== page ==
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One last addition is a .375" piece of tube coupler cemented into the bottom of the lower BT, butted up against the aft CR. This is a little added insurance against the forces of ejection on the CR/BT joints and the fin tabs, and to strengthen the thin wall at the bottom of the BT.) I let it cure for 30 minutes, then sanded the bottom edge flush with the BT and sealed everything with thin CA.

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Next up is painting the BT and fins with primer, then sanding. Unfortunately, outside temps are running well over 100 degrees, and will be that way for a considerable time to come. If I get a cool morning, great. Otherwise, it might be November before I can spray any paint.

I'll let you know how it goes.
 
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AfterBurners

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Ejection Baffle

(Here again, I began assembly before I started taking pics.)

This is an Apogee BT-80 ejection baffle, with a 5/32" eye bolt for shock cord attachment, rather than the oversized (for my use) eye screw that came with the kit. The eyebolt passes through the baffle plate and reinforcing disk, with a flat washer and nut on each side of the plate. The lower nut is secured with a little J-BW. A dab of J-BW is also applied to the eye to eliminate the gap in the wire.

I modified the design in such a way as to eliminate particle build-up in the body tubes. (I don't know why I dislike crap accumulating in the rocket, but I do. And I will expend a little extra effort to keep that from happening.)

The short tube (1" BT-55) on the aft baffle plate is a choke. It concentrates the flow of hot particles and directs them into the longer tube—the collector—(1.75" BT-60) on the forward baffle plate, where they hit a solid wall (the gas vents are around the perimeter of the plate). After a flight, the particles that remain in the baffle can be shaken out the top of the upper body tube. Any particles that drop back through the baffle to the bottom tube can be shaken out through the motor mount after the motor is removed, along with the ejection charge cap.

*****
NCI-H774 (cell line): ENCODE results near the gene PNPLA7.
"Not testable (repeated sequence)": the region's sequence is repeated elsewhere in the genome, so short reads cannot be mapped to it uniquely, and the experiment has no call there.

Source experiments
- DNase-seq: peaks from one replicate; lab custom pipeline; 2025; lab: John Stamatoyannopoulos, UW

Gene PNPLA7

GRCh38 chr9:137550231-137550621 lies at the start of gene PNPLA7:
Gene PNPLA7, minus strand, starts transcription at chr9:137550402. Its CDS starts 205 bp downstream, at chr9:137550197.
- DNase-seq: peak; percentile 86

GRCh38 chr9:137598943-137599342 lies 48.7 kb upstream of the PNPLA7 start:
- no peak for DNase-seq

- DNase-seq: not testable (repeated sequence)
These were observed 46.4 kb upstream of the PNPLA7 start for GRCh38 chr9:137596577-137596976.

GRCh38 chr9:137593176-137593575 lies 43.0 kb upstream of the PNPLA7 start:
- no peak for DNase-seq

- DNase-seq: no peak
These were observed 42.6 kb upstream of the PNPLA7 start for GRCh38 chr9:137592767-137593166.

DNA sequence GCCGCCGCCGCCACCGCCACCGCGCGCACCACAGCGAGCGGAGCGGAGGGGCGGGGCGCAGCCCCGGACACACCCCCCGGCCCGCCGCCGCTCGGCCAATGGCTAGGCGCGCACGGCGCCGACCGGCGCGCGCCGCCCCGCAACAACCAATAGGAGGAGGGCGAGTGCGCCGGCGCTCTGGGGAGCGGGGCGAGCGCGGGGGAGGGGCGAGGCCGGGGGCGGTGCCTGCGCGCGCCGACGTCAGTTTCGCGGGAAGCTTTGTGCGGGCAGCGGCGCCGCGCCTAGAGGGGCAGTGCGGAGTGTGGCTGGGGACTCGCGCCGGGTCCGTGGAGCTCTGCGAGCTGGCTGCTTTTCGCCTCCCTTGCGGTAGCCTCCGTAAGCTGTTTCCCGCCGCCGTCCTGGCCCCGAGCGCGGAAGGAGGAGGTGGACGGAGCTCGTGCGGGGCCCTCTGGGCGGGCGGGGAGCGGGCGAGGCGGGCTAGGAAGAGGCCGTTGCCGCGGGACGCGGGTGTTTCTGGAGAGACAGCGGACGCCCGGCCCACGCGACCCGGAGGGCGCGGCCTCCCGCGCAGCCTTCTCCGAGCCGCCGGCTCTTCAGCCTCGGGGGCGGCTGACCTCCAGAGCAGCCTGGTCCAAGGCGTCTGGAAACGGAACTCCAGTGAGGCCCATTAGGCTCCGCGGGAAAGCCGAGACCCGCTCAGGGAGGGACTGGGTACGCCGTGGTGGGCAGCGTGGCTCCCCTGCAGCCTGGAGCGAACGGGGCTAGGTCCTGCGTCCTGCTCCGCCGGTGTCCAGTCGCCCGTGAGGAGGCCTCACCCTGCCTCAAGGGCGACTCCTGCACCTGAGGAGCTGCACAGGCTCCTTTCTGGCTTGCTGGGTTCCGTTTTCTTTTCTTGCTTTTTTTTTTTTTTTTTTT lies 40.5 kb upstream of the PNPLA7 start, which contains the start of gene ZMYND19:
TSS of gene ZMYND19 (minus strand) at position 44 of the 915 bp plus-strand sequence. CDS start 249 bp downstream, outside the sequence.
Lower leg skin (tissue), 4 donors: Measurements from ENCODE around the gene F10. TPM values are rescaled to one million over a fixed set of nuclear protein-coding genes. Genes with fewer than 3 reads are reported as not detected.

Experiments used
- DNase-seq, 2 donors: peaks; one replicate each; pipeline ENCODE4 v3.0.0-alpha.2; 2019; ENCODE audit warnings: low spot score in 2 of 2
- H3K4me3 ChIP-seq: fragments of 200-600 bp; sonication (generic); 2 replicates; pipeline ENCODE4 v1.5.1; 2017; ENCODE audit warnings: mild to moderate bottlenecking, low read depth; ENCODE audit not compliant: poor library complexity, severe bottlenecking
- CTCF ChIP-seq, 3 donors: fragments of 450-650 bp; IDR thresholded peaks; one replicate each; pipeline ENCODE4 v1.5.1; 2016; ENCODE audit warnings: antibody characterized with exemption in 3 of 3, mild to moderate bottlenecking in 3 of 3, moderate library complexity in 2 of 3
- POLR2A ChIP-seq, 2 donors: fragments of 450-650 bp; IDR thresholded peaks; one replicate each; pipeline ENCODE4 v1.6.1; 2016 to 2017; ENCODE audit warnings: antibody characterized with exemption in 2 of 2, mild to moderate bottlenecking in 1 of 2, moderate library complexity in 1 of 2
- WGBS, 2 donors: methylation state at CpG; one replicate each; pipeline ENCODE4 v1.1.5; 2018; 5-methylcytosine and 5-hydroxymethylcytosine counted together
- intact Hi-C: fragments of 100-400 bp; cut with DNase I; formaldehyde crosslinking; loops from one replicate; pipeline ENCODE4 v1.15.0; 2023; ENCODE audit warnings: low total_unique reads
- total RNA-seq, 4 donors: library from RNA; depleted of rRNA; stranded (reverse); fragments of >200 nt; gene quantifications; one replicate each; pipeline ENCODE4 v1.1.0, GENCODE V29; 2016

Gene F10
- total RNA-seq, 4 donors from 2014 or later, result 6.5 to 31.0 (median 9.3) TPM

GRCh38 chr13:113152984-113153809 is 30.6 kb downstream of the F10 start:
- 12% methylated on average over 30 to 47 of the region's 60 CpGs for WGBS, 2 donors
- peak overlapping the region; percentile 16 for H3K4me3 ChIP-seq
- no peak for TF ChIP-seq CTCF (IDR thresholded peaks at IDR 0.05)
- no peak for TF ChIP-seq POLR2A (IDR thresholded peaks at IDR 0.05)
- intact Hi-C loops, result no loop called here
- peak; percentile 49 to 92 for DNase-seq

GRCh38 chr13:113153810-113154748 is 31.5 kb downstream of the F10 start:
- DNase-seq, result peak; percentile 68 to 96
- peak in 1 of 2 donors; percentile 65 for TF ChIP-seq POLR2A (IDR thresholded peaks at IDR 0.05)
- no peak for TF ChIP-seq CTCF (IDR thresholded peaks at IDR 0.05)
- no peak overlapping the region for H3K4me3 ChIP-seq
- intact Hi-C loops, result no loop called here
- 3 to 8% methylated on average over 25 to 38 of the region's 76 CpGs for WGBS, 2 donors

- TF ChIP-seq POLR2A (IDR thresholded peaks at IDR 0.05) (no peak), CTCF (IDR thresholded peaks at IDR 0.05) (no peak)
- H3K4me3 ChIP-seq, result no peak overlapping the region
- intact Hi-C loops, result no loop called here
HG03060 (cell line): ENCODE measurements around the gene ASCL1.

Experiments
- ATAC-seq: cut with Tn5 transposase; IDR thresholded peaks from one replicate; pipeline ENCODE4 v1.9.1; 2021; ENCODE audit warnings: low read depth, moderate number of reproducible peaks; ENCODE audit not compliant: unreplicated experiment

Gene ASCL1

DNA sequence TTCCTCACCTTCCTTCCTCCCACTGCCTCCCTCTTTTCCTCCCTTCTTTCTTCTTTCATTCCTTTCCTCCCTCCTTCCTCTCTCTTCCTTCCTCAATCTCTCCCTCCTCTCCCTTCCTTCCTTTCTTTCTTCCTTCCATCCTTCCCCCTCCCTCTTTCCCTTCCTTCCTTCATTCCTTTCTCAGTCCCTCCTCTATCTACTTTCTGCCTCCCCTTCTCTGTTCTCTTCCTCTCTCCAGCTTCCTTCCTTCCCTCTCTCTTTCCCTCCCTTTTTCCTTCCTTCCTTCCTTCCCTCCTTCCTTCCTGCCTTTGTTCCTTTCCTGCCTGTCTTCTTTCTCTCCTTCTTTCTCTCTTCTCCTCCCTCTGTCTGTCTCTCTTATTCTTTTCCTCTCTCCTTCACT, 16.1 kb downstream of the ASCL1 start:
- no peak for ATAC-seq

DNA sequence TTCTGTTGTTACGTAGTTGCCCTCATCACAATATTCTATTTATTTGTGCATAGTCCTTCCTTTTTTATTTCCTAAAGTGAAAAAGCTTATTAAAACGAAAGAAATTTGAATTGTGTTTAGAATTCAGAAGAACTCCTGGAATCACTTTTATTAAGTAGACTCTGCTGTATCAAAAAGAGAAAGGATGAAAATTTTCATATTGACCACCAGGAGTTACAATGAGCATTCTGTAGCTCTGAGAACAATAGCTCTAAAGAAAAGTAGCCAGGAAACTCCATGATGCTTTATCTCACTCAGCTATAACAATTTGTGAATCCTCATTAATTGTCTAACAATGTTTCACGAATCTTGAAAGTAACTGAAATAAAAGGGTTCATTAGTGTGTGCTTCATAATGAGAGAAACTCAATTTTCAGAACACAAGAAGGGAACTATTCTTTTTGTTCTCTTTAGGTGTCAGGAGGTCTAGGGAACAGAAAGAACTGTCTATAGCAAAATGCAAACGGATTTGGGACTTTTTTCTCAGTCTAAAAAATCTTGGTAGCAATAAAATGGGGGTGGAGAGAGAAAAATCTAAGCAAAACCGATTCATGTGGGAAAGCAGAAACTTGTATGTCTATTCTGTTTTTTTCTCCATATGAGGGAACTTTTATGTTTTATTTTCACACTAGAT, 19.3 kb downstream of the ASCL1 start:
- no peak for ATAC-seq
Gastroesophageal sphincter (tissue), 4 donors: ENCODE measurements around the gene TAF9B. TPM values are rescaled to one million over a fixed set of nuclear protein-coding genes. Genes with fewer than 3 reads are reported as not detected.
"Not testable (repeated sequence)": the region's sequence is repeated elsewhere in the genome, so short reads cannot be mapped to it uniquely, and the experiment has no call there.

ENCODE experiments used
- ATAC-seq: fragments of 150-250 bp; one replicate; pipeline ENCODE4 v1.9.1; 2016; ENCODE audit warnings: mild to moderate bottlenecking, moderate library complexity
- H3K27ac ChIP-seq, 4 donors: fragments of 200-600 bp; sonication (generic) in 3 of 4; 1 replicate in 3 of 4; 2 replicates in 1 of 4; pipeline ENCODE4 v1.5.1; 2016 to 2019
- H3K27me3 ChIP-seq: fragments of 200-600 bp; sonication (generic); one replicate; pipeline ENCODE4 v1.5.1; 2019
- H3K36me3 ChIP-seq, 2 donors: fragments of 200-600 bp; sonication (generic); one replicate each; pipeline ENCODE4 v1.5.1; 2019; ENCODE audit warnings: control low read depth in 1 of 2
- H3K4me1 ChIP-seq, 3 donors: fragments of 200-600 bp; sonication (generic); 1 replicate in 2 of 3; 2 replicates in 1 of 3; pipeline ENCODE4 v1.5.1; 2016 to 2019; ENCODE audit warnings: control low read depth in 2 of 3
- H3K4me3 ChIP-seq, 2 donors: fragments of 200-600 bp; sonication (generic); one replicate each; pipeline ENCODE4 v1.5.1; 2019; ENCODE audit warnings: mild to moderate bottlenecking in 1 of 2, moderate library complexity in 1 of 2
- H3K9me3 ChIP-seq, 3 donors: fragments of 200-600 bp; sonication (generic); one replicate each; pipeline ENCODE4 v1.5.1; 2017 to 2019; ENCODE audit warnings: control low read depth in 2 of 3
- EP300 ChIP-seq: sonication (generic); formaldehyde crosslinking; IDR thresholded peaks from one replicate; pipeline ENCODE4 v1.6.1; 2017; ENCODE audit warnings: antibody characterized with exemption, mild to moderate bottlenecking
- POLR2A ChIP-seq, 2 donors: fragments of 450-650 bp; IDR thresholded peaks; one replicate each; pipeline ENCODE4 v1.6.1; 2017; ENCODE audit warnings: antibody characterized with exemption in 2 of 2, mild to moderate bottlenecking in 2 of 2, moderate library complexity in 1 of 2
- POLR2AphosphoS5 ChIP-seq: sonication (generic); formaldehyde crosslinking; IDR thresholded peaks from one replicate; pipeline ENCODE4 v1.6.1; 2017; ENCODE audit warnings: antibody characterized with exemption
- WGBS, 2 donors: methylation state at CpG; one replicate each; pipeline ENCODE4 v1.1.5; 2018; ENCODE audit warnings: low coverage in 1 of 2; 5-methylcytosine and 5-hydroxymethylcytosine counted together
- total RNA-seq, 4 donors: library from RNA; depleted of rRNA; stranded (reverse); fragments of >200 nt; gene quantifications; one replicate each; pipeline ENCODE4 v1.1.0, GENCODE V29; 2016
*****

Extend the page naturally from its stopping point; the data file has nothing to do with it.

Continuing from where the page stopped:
The choke and collector tubes are epoxied in place with J-B Weld for heat resistance. Because it is facing directly into the blast of the ejection charge, the back side of the aft baffle plate is coated with a thin film of J-BW.

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After the J-BW is fully cured, the edges of the baffle plates and the outside of the tube coupler are masked. Then everything is painted with high-temp paint.

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Speaking of high temp, I stepped out onto the back patio to spray paint, and was reminded why we do things like this early in the morning in Las Vegas. This was June 6th. I can't wait for July. Then August?!

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These are the components ready for assembly:

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I'm not sure I understand the baffle design? If the hot gases from the ejection change blow through the baffle at the aft end (holes) which are confined the "choke" tube they will hit the back of the plate and not pass through. If they don't pass through how will the ejection charge deploy the chute? Isn't that why you have the upper cut outs in the top ring so the gases can pass through?
 

Dane Ronnow

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@AfterBurners -- There's a half-inch of space between the two small tubes. So while the particles are contained, the gas flows freely. In this pic, the parts are placed as they will be inside the baffle when everything is closed up.

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Dane Ronnow

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One thing you may consider is conformal launch lugs or rail buttons. 1010 rail is considerably less flexy than a rod. Straight smoke and good chutes!
When you mentioned this earlier, I said I didn't think a 24 oz rocket with a G80 needed a rail. Now I'm rethinking this.

The rail is stiffer than a rod, for sure. And it gives me more options for attaching it to a launch pad. As far as rail buttons, I've already assembled the body tubes, so that bridge is burned. But I think these rail guides would work nicely (https://www.apogeerockets.com/Build...des/Conformal-Rail-Guides-for-2-6in-66mm-Tube).

Plus, I found a 96" 1010 rail at 80/20 Inc that ships for $29. That's a lot easier on the budget than the $85 I mentioned earlier.